“Resurrection,” True to the Faith, (2004),139–40
Because of the Fall of Adam and Eve, we are subject to physical death, which is the separation of the spirit from the body. Through the Atonement of Jesus Christ, all people will be resurrected—saved from physical death (see 1 Corinthians 15:22). Resurrection is the reuniting of the spirit with the body in a perfect, immortal state, no longer subject to disease or death (see Alma 11:42–45).
The Savior was the first person on this earth to be resurrected. The New Testament contains several accounts testifying that He rose from the tomb (see Matthew 28:1–8; Mark 16:1–14; Luke 24:1–48; John 20:1–29; 1 Corinthians 15:1–8; 2 Peter 1:16–17).
When the resurrected Lord appeared to His Apostles, He helped them understand that He had a body of flesh and bones. He said, “Behold my hands and my feet, that it is I myself: handle me, and see; for a spirit hath not flesh and bones, as ye see me have” (Luke 24:39). He also appeared to the Nephites after His Resurrection (see 3 Nephi 11:10–17).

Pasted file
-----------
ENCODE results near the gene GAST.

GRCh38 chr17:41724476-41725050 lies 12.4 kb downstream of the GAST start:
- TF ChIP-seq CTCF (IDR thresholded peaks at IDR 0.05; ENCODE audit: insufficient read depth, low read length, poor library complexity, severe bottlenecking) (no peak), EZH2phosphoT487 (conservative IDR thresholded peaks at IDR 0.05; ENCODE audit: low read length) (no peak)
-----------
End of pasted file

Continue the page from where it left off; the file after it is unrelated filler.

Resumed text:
At the time of the resurrection, we will “be judged according to [our] works. … We shall be brought to stand before God, knowing even as we know now, and have a bright recollection of all our guilt” (Alma 11:41, 43). The eternal glory we receive will depend on our faithfulness. Although all people will be resurrected, only those who have come unto Christ and partaken of the fulness of His gospel will inherit exaltation in the celestial kingdom.
An understanding and testimony of the resurrection can give you hope and perspective as you experience the challenges, trials, and triumphs of life. You can find comfort in the assurance that the Savior lives and that through His Atonement, “he breaketh the bands of death, that the grave shall have no victory, and that the sting of death should be swallowed up in the hopes of glory” (Alma 22:14).^ Back to top